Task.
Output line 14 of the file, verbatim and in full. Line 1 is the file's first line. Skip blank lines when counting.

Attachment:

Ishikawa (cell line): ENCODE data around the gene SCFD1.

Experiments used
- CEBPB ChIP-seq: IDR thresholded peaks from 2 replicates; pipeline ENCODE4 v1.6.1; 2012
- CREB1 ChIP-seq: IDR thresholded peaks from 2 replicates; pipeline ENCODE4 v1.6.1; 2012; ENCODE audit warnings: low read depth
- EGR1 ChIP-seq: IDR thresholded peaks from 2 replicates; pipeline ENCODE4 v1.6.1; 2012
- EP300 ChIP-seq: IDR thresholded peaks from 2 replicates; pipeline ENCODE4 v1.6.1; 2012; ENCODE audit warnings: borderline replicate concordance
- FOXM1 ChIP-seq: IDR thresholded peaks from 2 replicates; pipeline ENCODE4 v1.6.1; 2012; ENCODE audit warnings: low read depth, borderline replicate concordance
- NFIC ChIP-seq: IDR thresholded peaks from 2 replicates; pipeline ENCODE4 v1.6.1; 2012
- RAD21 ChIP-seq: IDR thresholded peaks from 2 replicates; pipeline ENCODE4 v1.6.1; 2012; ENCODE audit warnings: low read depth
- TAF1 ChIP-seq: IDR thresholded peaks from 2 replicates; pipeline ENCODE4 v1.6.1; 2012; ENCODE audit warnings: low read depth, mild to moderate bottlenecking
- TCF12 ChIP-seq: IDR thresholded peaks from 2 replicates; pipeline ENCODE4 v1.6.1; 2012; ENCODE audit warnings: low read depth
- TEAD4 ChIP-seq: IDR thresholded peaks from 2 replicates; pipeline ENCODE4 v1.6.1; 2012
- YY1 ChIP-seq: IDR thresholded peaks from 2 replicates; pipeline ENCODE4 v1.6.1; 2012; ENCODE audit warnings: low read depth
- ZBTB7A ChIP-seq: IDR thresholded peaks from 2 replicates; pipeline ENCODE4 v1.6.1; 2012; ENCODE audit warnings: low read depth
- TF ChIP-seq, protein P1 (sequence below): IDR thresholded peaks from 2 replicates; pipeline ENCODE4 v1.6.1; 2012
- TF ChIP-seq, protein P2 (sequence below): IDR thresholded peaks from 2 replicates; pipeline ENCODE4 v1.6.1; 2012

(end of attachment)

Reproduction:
- ZBTB7A ChIP-seq: IDR thresholded peaks from 2 replicates; pipeline ENCODE4 v1.6.1; 2012; ENCODE audit warnings: low read depth